I schedule work each month, identifying what needs to be done and when. Repeating tasks such as bookkeeping, payroll and VAT are straightforward. It’s the completion of year end accounts and tax returns which requires planning. Knowing in advance which jobs you want to complete and then requesting information from clients to enable the work to be completed on plan.

I now know, 90% of the annual accounts work which will be completed in the next 3 months. The missing 10% are jobs which will either be delayed or brought forward; depending on client’s needs.


Educating of and communicating with clients

This is crucial. All the best internal systems and processes will fall down if you don’t communicate effectively with clients.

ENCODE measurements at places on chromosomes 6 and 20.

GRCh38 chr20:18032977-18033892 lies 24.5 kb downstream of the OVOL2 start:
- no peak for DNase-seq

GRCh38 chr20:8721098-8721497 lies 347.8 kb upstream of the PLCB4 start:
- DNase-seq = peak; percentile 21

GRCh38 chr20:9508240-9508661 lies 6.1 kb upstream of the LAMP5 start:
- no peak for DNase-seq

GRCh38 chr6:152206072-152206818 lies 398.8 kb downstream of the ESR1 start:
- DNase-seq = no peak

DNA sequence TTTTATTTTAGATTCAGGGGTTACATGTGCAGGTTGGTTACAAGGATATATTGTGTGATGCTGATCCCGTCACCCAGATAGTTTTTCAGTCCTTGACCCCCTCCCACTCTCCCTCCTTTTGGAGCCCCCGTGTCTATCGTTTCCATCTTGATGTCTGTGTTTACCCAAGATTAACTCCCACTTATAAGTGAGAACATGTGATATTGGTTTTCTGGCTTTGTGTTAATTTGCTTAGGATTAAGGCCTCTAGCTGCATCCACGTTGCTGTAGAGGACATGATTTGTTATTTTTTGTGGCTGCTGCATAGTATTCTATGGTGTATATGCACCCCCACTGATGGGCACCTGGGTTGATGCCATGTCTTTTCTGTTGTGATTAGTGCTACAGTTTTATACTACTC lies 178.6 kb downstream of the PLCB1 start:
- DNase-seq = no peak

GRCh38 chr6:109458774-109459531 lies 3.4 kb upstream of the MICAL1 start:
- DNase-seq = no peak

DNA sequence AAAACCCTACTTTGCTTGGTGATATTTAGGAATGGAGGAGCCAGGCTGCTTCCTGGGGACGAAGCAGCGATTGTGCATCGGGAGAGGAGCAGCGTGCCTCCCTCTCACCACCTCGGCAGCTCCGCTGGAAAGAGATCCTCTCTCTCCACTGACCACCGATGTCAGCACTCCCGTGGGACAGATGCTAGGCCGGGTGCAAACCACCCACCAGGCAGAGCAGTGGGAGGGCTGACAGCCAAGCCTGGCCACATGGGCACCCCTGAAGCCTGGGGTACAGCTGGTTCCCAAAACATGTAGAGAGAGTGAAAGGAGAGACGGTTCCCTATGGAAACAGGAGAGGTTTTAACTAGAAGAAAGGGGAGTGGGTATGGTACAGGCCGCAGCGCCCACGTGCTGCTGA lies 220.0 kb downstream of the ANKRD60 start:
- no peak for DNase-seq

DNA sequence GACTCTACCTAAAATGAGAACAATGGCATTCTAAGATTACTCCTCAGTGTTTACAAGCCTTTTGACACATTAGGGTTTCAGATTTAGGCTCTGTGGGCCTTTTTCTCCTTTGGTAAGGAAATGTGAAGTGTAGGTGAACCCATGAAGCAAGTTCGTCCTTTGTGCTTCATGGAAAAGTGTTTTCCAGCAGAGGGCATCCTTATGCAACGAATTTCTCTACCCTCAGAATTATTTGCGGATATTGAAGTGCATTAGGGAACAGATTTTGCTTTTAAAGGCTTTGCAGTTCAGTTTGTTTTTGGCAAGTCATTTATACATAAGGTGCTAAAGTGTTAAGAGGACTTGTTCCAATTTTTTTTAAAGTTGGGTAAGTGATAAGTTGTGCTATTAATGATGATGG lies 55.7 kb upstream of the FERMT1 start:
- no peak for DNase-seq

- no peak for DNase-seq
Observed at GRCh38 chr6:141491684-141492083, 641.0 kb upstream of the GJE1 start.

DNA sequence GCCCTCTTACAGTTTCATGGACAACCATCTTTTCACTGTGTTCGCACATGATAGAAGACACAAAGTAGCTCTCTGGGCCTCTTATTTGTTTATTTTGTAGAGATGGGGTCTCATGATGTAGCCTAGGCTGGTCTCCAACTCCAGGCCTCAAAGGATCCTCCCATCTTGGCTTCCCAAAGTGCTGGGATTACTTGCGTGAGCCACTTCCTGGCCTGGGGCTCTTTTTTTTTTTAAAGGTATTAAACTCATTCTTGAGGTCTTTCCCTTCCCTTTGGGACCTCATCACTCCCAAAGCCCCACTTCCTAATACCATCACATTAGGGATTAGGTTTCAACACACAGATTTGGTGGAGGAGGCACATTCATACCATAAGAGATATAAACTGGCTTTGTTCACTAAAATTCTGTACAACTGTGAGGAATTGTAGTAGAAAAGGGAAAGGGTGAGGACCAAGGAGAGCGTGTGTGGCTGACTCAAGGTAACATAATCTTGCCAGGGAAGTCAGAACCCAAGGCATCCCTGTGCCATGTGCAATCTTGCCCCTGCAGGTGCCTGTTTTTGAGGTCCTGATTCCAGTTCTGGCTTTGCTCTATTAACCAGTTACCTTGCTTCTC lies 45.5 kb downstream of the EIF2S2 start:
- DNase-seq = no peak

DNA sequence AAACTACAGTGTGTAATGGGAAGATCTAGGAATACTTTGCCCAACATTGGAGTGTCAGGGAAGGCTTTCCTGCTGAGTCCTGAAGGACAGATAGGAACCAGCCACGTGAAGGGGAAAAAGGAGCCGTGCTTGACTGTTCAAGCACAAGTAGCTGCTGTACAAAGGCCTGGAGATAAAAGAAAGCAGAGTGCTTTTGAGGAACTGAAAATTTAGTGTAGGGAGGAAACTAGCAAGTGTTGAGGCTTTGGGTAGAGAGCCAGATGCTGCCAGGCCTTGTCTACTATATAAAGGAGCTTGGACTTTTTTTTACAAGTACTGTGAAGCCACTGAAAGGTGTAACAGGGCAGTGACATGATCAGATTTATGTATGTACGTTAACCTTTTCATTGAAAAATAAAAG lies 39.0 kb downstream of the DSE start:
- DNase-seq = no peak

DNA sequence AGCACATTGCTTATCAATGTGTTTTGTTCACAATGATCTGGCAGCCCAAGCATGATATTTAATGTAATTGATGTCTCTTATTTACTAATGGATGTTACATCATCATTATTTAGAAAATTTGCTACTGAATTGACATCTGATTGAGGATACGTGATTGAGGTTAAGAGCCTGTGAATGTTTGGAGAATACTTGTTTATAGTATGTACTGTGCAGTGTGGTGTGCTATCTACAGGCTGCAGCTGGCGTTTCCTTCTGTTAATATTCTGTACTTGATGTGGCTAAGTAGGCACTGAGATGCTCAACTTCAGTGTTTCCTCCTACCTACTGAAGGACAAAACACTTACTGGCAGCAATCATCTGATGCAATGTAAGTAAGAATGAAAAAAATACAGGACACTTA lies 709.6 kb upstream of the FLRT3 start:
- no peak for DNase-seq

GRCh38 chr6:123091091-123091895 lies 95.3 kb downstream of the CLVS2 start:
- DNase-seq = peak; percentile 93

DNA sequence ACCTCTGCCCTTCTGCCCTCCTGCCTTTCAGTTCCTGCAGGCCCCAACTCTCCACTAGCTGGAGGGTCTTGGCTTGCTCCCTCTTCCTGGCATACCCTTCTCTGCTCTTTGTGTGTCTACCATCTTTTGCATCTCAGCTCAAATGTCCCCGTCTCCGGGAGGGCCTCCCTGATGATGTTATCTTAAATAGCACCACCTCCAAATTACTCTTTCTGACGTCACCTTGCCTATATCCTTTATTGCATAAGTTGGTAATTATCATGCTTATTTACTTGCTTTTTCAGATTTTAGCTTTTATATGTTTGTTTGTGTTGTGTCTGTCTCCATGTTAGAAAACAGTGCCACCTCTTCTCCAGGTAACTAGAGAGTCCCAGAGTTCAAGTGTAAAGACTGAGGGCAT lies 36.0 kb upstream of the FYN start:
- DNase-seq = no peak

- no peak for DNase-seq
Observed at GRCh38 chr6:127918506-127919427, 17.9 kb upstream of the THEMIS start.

You also need to spend time educating them. If you introduce them to Xero, make sure they understand the basics and that you check with them on a regular basis to make sure they’re happy with it. It’s pretty demoralising when you start what should be a straightforward year end job only to find your client has made mistakes all through the year that could have been easily avoided with a few minutes training.


Avoiding inefficient and unproductive meetings

This can be a killer. Clients asking for face to face meetings, worse still – at their premises, you agree, only to find that you could have dealt with the issues over the phone, by email or in an online meeting.

Before agreeing to meetings, ask what your client wants to discuss and set an agenda and a time limit for the meeting. This isn’t being rude; it’s just being organised.

And, if it’s a meeting which is outside of their service package, make sure you charge for it. Notifying clients that there is a minimum charge for ad hoc meetings avoids each of you wasting time.


Utilising technology